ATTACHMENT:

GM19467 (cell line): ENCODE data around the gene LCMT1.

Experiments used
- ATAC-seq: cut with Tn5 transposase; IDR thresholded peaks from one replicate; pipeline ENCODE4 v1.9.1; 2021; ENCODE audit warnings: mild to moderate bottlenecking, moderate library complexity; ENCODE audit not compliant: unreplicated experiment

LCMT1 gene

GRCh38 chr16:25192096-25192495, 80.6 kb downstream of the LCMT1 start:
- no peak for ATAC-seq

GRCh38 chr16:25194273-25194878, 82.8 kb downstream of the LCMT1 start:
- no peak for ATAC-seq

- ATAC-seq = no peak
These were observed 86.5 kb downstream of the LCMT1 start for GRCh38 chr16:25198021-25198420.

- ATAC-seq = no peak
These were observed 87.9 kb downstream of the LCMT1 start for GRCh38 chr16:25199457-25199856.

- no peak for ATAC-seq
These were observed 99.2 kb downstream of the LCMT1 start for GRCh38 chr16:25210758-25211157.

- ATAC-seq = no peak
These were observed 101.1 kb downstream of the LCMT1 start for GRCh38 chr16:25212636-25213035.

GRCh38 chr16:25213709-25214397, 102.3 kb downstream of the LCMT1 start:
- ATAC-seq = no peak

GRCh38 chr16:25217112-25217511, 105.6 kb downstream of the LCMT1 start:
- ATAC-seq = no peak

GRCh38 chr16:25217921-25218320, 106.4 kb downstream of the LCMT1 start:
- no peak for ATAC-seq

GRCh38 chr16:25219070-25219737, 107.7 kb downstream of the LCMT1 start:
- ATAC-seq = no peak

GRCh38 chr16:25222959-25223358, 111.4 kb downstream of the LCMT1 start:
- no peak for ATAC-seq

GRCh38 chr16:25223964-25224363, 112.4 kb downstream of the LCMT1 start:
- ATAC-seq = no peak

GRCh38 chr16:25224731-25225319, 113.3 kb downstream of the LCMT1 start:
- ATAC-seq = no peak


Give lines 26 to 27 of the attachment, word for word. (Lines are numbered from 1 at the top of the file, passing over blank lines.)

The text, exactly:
- no peak for ATAC-seq

GRCh38 chr16:25223964-25224363, 112.4 kb downstream of the LCMT1 start: